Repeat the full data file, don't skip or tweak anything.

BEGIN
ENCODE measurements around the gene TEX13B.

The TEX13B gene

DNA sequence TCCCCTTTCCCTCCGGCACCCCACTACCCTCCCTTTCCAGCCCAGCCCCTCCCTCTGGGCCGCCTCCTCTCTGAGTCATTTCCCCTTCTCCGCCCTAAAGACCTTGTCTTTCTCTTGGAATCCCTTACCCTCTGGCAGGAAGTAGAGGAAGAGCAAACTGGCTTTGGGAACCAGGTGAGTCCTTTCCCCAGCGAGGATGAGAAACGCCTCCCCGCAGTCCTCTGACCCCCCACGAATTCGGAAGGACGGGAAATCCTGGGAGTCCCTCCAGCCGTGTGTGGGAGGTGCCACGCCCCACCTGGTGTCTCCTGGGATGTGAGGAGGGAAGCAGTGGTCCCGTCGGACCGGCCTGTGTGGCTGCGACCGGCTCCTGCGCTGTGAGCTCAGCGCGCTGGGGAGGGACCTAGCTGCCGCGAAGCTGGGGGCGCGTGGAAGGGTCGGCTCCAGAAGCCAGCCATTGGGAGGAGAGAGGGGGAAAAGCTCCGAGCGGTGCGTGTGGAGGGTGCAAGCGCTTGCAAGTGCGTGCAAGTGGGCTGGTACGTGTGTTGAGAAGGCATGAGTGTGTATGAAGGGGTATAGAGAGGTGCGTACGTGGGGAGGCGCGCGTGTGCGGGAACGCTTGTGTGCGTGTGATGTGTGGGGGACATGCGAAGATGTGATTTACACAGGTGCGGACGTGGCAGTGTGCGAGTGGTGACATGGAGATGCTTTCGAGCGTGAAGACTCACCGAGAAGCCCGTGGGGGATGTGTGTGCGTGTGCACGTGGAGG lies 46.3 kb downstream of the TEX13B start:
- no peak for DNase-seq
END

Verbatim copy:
ENCODE measurements around the gene TEX13B.

The TEX13B gene

DNA sequence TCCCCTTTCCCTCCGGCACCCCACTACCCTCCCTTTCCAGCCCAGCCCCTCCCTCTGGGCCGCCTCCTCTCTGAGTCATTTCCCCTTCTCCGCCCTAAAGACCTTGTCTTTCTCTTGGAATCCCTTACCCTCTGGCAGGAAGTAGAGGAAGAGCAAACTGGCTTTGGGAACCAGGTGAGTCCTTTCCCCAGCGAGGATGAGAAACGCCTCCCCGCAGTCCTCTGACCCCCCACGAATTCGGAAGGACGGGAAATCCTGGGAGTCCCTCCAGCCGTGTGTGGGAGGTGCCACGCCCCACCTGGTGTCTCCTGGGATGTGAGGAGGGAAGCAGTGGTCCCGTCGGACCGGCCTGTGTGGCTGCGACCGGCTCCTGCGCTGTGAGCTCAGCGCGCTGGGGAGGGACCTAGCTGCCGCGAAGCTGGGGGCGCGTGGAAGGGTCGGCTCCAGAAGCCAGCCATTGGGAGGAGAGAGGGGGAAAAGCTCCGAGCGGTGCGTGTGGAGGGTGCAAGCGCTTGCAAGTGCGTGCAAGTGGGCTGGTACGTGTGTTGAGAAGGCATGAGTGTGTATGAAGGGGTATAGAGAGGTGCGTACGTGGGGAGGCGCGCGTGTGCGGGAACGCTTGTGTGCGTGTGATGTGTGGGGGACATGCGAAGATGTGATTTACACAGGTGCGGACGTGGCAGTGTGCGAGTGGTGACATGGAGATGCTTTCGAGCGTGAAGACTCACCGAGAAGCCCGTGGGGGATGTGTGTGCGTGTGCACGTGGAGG lies 46.3 kb downstream of the TEX13B start:
- no peak for DNase-seq